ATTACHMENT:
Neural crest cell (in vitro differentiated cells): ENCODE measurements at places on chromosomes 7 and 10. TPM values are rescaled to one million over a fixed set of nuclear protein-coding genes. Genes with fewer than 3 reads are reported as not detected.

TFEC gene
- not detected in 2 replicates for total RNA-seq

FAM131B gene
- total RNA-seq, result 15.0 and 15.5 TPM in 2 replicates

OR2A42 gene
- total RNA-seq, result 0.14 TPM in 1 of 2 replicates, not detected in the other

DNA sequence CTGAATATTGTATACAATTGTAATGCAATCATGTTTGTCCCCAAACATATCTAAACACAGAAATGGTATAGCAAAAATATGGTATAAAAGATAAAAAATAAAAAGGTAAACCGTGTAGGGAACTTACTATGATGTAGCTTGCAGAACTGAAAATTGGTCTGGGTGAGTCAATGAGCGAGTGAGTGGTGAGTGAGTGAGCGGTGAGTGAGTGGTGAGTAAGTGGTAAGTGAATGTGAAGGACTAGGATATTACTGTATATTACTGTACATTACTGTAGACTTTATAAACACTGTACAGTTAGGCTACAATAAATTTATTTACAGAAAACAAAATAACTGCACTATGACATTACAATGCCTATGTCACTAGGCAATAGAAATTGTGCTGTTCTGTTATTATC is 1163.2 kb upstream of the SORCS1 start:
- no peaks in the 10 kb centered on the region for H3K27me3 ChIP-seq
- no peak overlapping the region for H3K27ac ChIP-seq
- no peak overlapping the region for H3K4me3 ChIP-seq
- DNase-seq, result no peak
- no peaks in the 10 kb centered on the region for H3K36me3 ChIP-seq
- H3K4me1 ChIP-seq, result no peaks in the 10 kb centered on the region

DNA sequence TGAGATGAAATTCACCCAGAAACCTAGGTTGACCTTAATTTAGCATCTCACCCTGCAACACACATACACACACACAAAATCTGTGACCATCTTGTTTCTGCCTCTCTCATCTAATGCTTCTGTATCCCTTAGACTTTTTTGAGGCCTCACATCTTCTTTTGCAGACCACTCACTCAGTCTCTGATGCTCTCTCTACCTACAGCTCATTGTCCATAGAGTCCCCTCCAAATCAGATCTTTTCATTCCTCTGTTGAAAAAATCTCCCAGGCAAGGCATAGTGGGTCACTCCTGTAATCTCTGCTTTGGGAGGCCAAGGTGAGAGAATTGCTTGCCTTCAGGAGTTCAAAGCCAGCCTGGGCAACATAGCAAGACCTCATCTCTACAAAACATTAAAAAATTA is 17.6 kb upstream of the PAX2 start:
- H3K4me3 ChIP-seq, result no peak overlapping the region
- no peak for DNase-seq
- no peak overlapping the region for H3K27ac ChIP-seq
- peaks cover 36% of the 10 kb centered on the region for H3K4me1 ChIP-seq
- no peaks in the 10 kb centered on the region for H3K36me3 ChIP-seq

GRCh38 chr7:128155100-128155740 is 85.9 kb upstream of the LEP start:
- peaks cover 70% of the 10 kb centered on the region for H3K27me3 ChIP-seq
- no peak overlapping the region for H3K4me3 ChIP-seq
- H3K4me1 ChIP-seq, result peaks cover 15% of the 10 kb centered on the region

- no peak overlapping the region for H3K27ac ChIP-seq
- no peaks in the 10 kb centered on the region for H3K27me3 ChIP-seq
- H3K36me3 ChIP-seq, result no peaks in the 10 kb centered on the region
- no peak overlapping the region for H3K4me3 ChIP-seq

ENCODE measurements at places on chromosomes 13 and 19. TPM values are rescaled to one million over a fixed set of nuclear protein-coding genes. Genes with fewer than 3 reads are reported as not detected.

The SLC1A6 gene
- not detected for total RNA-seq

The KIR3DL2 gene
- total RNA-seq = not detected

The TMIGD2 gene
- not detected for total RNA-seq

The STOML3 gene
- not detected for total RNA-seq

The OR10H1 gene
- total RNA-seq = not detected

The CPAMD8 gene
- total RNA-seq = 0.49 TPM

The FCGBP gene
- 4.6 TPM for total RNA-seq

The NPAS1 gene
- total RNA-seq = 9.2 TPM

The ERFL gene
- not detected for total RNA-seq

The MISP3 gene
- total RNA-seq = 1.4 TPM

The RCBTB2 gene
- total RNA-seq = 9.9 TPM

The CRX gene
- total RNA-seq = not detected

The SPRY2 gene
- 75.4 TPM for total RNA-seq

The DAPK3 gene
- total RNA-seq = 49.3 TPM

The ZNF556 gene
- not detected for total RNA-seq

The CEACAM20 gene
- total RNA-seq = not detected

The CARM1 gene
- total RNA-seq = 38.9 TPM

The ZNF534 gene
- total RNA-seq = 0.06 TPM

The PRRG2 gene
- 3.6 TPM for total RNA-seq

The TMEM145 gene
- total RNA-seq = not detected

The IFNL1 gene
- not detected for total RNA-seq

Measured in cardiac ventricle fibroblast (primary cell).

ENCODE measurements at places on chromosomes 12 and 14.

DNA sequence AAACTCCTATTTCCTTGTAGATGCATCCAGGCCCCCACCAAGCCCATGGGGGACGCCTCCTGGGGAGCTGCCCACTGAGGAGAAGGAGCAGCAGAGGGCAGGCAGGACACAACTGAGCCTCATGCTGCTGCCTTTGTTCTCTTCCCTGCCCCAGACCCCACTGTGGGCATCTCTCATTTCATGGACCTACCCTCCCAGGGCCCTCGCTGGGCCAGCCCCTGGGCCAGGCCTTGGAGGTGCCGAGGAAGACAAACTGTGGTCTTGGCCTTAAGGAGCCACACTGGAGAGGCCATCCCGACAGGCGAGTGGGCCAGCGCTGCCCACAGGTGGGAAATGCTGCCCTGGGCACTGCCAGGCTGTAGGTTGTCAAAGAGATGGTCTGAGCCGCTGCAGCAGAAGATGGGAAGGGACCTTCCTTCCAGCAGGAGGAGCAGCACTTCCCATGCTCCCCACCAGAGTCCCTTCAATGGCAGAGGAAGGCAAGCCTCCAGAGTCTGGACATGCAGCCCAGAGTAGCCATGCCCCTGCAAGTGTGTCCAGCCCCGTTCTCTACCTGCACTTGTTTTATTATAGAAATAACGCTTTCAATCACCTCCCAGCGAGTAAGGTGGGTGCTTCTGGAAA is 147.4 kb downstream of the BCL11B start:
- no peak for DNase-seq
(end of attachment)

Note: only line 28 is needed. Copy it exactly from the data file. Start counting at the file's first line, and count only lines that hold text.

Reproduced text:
- no peak overlapping the region for H3K4me3 ChIP-seq